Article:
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Rong’s theory is thorough and well-argued, and many have found it very convincing. You can read it yourself, in English translation, online: see the link below. But it is not actually conclusive. Shortly after Rong published his theory, another scholar (Dohi Yoshikazu) attacked it, arguing that only about 200 manuscripts can be shown to come from Sanjie monastery, which is a tiny fraction of the thousands of manuscripts from the cave. Nor is there any evidence that this monastery was near the caves (most if not all were several miles away in the nearby town). He also pointed out that another monastery in Dunhuang (Baoen), was inspecting and restocking its library at the end of the tenth century. So Sanjie was hardly a unique case.

Ultimately, I don’t think that Rong’s argument is necessarily wrong. It’s more that he presents it as a rebuttal of all other theories, especially that of what he calls “the sacred waste school.” When we don’t have command of all the historical facts, it doesn’t seem very wise to identify oneself with one particular theory to the exclusion of all others. Even if we accept that the Sanjie library really was sealed up in the Dunhuang cave, does that mean that it couldn’t also have been a repository for other pious deposits as well? And if we see something in Rong’s theory that this library was put in the cave to save it from non-Buddhist invaders, do we have to give up the possibility that people placed manuscripts in the cave at other times and for other reasons?

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References

Dohi Yoshikazu. 1996. “Tonko isho fūhei no nazo wo megutte” 敦煌遺書封閉の謎をめぐって. Rekishi to chiri: Sekaishi no kenkyū 486: 32–33.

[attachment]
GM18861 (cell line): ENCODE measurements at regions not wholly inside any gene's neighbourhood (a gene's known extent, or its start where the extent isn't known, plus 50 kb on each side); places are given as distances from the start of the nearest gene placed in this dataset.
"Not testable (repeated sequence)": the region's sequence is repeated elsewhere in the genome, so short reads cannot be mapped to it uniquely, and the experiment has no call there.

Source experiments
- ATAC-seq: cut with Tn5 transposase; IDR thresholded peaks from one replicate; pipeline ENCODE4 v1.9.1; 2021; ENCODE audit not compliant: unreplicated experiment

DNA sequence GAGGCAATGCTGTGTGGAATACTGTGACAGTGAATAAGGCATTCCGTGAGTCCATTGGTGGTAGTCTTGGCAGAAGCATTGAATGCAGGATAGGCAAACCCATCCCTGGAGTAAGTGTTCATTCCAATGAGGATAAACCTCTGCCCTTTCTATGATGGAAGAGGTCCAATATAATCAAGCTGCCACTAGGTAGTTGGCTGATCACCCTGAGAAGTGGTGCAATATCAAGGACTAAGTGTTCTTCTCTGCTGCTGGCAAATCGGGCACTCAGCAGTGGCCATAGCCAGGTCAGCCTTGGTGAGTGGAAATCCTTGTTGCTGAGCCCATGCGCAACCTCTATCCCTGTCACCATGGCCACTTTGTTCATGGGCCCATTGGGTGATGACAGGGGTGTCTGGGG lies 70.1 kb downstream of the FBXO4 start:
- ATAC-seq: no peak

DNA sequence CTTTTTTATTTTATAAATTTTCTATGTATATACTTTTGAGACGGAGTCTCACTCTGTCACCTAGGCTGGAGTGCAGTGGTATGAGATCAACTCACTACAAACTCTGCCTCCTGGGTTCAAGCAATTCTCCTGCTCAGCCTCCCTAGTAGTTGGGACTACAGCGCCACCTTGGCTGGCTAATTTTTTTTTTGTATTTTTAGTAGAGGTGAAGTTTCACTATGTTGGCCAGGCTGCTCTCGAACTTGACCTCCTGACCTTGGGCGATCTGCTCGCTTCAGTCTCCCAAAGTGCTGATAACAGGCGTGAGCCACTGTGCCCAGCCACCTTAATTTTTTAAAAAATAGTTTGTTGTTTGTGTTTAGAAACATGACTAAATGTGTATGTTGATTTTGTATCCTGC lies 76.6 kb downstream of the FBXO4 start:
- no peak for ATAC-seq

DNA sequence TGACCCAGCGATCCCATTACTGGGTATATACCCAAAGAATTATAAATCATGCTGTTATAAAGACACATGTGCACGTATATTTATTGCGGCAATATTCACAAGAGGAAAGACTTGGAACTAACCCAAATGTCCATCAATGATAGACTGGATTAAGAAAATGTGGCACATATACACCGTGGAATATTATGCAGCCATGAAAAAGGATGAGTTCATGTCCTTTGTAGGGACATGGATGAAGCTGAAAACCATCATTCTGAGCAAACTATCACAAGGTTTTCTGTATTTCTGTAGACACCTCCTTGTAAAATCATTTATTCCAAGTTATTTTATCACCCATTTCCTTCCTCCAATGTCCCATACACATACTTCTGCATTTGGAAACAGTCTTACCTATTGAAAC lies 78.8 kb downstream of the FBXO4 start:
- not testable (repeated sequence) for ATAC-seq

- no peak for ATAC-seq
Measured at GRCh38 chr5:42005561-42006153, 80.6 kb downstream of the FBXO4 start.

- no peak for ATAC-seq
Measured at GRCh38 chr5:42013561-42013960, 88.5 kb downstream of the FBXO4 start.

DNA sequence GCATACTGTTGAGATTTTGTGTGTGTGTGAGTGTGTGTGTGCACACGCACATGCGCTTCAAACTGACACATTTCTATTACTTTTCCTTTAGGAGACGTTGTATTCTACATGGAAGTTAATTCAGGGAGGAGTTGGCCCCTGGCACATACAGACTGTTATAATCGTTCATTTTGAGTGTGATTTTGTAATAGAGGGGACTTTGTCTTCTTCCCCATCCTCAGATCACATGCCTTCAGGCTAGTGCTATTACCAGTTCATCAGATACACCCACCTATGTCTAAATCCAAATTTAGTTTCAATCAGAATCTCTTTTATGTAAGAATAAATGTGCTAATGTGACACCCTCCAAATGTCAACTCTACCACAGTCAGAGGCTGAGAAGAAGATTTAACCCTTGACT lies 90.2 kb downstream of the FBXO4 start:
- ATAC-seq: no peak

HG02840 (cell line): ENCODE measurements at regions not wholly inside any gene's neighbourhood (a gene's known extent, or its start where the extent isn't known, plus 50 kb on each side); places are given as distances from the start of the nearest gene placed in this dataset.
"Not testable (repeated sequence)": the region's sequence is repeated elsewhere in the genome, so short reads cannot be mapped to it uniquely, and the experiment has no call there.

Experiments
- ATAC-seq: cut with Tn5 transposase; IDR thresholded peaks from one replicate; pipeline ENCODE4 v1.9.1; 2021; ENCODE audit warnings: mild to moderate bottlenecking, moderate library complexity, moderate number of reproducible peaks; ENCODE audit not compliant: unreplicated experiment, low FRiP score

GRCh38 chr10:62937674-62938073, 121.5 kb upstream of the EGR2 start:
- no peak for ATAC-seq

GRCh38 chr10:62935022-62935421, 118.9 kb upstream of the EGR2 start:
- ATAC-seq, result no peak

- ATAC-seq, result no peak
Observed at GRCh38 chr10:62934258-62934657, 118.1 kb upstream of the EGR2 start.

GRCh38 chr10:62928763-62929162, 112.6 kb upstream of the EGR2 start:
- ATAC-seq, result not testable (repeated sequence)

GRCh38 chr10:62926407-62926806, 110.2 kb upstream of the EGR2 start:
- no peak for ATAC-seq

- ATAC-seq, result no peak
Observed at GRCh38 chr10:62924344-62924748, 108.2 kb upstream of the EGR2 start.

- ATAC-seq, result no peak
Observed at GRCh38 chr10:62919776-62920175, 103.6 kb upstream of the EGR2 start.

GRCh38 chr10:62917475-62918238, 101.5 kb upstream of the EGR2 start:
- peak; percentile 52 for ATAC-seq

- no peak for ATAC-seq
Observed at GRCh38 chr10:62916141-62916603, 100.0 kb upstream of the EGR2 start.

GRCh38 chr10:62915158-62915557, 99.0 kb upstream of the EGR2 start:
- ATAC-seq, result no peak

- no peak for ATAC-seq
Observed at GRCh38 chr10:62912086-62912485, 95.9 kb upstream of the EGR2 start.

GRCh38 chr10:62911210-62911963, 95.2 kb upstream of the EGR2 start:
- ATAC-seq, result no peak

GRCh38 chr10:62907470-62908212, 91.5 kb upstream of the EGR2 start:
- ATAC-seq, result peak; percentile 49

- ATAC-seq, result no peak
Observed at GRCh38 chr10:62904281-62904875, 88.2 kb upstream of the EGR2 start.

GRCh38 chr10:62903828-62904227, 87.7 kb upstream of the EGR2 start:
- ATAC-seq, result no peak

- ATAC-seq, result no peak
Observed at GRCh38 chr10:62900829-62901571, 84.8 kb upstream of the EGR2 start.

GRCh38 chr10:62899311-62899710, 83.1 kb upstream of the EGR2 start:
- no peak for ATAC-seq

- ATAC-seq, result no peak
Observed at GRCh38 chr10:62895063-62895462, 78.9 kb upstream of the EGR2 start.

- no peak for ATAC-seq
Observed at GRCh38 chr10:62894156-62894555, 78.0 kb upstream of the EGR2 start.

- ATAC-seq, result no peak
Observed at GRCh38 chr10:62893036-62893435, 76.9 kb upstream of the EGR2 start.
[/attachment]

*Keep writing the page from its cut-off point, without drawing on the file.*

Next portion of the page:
Rong Xinjiang. 2000. “The Nature of the Dunhuang Library Cave and the Reasons for its Sealing.” In Cahiers d’Extrême-Asie 11: 247–275. Online version here.

Stein, M. Aurel. 1921. Serindia: Detailed Report of Explorations in Central Asia and Westernmost China. 5 vols. Oxford: Oxford University Press. (quotation above from vol.II, p.811)

Teiser, Stephen. 1994. The Scripture on the Ten Kings and the Making of Purgatory in Medieval Chinese Buddhism. Honolulu: University of Hawaii Press.

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Images

1. Photo showing Cave 16 and the manuscripts piled up for Stein to examine near the entrance to Cave 17, the “library cave”.

2. The manuscript Or.8210/S.5663, which was commissioned by Daozhen.

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Note

* This is part of the colophon to the National Library of China manuscript Xin 新 329. The translation is from Teiser 1994. Daozhen’s commissioning of manuscripts is mentioned in another colophon, in the manuscript Or.8210/S.5663.

Secrets of the Cave I: “Sacred Waste”

The Tibetan manuscripts from the sealed cave in Dunhuang are still the earliest that we have (along with those from the Tibetan forts in the Taklamakan desert). So, some readers might be surprised to hear that there is absolutely no agreement about why they were put in the cave, and why it was sealed up. Our failure to answer these questions remains deeply problematic. How much can we say for sure about these sources for Tibetan culture and history if we don’t know these basic facts about the reasons they have survived to this day?

Marc Aurel Stein was the first archeologist to reach the caves and gain access to the manuscripts. (He did not however, discover them; that honour goes to the Chinese monk Wang Yuanlu.) In his immense reports of his expedition, Serindia, he speculates about why the manuscripts were placed in Cave 17 (the number he gave the manuscript cave). He suggested that they were essentially discarded manuscripts, which nobody needed anymore, but could not be destroyed because of their sacred, Buddhist content. They were, in his influential phrase, “sacred waste”.

This idea was widely accepted by Dunhuang scholars like Akira Fujieda, and many still argue for it. In China it has a name:  feiqi shuo, the “waste theory.” I’ve always found it a bit unsatisfactory as an explanation. For one thing, it doesn’t easily explain all the non-religious manuscripts in the cave, or the many beautiful and complete manuscripts (and paintings too). It seems a bit naive about the complexities of material culture. And most of all, this apparently pragmatic explanation doesn’t really engage with Buddhist ritual practice.